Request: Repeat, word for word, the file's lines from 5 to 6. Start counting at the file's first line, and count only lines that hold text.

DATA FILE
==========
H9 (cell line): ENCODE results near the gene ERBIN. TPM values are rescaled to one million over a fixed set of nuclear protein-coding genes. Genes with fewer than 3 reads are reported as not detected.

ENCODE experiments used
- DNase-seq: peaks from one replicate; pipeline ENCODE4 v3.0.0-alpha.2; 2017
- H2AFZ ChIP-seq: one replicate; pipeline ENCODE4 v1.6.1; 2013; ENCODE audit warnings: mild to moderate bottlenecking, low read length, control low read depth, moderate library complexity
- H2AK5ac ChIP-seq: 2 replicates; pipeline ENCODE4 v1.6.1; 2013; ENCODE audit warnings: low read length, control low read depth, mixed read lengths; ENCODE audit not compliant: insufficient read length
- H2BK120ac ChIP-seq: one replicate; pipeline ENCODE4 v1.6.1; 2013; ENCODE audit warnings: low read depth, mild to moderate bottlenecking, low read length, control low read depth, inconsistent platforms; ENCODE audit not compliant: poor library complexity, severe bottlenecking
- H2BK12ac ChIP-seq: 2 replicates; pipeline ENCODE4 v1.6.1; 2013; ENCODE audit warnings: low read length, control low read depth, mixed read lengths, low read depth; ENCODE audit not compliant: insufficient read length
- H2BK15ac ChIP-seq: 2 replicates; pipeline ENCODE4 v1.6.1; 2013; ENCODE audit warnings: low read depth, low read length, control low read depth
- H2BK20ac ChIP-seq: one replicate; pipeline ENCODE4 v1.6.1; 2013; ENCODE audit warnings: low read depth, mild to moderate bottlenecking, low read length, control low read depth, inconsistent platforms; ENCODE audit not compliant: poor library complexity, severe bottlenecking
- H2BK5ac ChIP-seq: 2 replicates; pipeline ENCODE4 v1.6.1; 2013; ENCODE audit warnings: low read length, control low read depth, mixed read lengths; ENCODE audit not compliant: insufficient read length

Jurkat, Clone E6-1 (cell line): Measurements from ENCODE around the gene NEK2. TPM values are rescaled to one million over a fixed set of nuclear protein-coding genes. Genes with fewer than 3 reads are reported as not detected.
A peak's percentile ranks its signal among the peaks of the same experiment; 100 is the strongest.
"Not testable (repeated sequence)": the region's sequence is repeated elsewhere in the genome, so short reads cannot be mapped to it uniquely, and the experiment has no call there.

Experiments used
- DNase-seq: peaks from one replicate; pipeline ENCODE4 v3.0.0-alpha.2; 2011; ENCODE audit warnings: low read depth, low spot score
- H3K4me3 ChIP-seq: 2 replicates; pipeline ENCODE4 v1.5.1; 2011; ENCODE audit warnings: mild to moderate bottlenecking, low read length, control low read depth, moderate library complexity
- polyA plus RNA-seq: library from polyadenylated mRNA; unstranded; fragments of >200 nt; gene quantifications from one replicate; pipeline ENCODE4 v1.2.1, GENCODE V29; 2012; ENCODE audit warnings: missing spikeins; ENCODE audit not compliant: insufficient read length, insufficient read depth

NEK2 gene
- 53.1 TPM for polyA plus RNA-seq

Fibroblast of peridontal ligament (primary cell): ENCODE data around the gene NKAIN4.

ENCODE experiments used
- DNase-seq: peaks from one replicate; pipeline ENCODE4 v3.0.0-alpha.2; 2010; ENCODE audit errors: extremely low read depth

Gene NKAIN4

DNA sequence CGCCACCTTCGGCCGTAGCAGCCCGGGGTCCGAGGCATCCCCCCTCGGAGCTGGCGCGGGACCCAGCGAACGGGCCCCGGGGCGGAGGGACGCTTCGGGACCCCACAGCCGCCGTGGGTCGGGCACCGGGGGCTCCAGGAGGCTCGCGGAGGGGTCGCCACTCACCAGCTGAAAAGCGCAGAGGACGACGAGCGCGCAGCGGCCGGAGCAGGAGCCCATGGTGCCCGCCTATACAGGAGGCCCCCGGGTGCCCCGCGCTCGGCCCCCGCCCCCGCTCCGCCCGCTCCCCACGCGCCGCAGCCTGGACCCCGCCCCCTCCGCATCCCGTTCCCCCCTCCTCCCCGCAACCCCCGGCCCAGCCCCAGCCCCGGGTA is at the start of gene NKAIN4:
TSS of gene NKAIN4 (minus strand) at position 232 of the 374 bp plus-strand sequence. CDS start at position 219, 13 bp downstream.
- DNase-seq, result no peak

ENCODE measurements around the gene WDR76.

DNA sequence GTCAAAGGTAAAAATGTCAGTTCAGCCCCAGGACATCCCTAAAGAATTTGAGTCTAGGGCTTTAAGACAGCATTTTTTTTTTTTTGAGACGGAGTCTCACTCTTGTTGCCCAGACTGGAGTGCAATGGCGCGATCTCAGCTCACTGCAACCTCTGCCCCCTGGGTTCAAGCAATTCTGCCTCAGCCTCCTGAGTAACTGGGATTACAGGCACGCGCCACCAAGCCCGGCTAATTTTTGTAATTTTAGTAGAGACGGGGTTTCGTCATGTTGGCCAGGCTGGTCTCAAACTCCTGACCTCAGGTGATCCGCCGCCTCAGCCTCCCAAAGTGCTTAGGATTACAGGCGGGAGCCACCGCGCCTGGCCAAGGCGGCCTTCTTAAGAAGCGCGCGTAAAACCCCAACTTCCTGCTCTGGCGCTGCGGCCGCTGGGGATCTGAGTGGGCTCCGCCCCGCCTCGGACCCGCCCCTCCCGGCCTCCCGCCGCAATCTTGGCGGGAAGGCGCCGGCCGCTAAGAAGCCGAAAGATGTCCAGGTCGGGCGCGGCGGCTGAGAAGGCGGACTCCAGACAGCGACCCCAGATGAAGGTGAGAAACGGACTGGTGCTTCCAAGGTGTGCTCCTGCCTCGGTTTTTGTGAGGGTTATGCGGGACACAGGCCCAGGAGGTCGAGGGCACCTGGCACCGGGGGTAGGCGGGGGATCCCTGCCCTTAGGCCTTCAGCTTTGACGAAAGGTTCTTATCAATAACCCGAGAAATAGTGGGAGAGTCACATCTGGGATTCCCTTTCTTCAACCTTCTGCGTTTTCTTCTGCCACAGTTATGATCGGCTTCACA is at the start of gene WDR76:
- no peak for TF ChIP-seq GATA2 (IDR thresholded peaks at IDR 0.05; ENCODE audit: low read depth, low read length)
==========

- H2AK5ac ChIP-seq: 2 replicates; pipeline ENCODE4 v1.6.1; 2013; ENCODE audit warnings: low read length, control low read depth, mixed read lengths; ENCODE audit not compliant: insufficient read length
- H2BK120ac ChIP-seq: one replicate; pipeline ENCODE4 v1.6.1; 2013; ENCODE audit warnings: low read depth, mild to moderate bottlenecking, low read length, control low read depth, inconsistent platforms; ENCODE audit not compliant: poor library complexity, severe bottlenecking